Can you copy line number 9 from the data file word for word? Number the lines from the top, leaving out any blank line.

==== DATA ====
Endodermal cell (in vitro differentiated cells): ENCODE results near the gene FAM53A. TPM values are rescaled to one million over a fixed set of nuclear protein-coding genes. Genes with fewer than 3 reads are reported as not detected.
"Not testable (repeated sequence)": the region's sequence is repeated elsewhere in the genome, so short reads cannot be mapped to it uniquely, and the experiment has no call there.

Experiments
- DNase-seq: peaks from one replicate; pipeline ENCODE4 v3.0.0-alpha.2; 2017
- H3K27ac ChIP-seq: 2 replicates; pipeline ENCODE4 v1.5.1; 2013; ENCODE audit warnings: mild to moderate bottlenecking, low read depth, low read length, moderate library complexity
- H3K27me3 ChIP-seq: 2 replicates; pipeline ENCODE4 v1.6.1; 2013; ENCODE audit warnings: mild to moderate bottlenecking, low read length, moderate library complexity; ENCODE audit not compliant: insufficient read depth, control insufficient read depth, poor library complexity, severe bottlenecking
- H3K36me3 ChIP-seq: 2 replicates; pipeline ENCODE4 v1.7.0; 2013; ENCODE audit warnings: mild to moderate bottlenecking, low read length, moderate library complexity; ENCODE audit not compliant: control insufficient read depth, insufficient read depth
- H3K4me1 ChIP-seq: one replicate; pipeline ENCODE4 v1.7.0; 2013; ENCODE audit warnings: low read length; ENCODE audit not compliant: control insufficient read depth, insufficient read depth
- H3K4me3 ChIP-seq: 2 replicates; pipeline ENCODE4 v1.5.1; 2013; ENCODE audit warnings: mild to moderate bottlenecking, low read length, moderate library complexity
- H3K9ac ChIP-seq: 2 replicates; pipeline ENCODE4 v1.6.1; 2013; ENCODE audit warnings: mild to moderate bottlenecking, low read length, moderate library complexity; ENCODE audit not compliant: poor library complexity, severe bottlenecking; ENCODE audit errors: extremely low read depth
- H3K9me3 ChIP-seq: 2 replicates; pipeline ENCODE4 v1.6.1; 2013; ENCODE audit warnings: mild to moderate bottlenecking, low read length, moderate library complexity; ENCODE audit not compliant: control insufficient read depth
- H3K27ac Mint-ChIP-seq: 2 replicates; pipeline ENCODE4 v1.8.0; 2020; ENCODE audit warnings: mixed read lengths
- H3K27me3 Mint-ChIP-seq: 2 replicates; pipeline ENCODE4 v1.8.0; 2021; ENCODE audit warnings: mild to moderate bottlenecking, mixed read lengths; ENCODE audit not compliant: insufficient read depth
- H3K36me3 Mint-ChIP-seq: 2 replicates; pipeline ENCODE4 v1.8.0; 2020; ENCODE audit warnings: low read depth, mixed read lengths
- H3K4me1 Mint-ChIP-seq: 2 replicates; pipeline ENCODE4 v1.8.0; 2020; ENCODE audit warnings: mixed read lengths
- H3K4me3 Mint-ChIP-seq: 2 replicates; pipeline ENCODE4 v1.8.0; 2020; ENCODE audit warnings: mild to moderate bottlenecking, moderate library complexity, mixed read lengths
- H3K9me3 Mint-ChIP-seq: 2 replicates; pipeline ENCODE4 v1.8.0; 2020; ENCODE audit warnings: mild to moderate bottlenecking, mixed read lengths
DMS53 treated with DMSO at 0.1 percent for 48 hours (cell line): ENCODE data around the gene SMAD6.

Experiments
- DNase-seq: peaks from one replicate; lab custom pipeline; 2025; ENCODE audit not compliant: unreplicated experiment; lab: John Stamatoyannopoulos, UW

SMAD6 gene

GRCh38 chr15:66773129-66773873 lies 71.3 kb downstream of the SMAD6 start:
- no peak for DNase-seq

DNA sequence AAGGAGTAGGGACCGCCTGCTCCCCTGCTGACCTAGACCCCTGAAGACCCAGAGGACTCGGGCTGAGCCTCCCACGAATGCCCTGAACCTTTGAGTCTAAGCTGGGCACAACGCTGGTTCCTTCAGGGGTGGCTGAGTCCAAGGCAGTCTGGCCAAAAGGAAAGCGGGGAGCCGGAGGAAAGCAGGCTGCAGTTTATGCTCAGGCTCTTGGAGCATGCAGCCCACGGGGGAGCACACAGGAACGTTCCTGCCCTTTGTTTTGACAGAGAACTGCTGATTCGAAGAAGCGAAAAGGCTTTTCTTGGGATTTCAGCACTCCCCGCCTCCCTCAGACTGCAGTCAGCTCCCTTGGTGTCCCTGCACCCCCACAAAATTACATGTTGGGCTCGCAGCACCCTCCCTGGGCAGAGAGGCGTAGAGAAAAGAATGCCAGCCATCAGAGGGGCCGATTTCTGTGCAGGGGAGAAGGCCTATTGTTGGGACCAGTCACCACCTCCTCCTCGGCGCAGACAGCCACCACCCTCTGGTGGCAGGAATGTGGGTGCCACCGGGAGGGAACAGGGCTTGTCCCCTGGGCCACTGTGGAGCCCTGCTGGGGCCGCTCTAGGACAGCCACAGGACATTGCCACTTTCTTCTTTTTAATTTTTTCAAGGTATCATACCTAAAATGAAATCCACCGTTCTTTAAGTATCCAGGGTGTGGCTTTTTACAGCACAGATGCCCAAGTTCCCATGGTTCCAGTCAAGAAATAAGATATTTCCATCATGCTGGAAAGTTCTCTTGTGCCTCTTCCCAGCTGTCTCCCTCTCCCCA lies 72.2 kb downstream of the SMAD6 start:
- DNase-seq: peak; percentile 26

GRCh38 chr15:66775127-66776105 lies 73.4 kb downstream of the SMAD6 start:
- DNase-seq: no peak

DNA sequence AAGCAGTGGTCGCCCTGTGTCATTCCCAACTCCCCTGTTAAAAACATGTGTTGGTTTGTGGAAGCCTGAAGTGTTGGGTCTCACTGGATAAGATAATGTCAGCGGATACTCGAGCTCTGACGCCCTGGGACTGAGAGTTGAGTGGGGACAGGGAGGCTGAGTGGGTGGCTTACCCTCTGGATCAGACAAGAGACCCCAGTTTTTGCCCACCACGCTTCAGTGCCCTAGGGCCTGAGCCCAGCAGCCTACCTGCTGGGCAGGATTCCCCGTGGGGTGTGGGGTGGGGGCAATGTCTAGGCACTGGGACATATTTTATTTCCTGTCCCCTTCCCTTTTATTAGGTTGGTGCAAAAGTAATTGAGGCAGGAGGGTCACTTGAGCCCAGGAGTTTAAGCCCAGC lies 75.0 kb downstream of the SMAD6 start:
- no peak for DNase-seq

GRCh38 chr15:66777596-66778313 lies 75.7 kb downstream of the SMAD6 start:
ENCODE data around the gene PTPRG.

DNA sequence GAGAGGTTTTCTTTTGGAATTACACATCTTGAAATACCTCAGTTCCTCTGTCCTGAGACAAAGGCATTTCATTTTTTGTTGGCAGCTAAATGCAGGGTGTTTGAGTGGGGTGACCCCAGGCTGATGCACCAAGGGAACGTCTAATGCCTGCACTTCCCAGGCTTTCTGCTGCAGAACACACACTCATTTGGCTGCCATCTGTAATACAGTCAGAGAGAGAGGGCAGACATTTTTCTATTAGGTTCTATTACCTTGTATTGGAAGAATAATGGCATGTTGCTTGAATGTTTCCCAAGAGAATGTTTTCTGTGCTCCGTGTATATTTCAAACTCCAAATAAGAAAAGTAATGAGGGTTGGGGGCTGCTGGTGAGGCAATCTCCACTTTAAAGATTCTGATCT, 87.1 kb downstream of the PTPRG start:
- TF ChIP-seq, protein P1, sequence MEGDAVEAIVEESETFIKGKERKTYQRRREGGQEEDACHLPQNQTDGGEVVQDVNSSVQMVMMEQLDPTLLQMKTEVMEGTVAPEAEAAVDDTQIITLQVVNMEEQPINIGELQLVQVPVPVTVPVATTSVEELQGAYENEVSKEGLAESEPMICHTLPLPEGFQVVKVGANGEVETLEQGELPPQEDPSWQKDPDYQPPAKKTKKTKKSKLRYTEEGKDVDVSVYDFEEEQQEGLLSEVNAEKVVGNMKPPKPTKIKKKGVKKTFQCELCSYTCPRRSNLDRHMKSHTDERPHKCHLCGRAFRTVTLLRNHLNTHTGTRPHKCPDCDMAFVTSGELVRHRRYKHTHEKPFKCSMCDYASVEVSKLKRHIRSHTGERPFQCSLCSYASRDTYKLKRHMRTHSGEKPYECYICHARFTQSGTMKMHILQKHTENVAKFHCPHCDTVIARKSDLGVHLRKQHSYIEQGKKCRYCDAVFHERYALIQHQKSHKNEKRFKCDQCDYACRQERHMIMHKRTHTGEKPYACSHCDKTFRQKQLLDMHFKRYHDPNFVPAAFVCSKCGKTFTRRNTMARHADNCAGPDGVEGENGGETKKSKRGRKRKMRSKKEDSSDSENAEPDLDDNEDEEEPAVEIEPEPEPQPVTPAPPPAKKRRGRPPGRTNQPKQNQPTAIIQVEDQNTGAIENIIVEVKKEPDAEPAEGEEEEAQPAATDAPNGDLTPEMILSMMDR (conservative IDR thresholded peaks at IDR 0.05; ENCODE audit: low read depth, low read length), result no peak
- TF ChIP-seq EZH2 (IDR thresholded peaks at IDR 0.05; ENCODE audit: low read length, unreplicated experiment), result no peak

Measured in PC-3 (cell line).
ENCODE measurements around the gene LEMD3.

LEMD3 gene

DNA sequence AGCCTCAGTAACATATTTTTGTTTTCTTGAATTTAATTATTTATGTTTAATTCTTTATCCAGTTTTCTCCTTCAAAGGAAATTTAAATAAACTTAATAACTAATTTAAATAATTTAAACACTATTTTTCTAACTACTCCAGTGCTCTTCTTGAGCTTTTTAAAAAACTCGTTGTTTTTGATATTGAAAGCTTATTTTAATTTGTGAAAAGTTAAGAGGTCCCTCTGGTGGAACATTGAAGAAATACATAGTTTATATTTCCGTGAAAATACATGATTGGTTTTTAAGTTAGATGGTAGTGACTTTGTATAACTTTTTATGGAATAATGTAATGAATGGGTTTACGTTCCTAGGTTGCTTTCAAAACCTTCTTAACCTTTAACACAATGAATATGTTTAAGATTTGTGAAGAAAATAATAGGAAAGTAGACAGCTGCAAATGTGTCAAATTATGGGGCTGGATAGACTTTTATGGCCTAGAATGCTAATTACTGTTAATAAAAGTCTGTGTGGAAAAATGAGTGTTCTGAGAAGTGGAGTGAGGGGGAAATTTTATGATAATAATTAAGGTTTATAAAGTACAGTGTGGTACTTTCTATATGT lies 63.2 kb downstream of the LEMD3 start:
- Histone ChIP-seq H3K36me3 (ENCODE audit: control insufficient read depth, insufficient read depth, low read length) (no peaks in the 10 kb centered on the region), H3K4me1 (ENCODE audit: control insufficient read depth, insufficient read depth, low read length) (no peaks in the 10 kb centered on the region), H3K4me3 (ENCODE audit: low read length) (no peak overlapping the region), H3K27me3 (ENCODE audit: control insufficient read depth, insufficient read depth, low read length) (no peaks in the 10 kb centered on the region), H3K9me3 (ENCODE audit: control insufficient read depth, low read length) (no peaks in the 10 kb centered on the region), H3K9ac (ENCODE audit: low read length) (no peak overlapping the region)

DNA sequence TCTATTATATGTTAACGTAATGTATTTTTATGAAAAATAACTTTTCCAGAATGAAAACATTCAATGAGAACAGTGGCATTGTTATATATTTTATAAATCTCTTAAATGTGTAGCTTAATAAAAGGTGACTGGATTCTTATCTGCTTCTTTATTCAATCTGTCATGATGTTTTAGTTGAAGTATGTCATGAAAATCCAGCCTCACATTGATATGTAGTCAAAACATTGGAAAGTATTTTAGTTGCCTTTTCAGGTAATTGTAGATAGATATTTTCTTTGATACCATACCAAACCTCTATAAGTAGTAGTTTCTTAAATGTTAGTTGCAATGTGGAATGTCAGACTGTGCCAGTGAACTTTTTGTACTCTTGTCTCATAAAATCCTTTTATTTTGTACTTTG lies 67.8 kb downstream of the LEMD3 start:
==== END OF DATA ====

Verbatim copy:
- H3K4me3 ChIP-seq: 2 replicates; pipeline ENCODE4 v1.5.1; 2013; ENCODE audit warnings: mild to moderate bottlenecking, low read length, moderate library complexity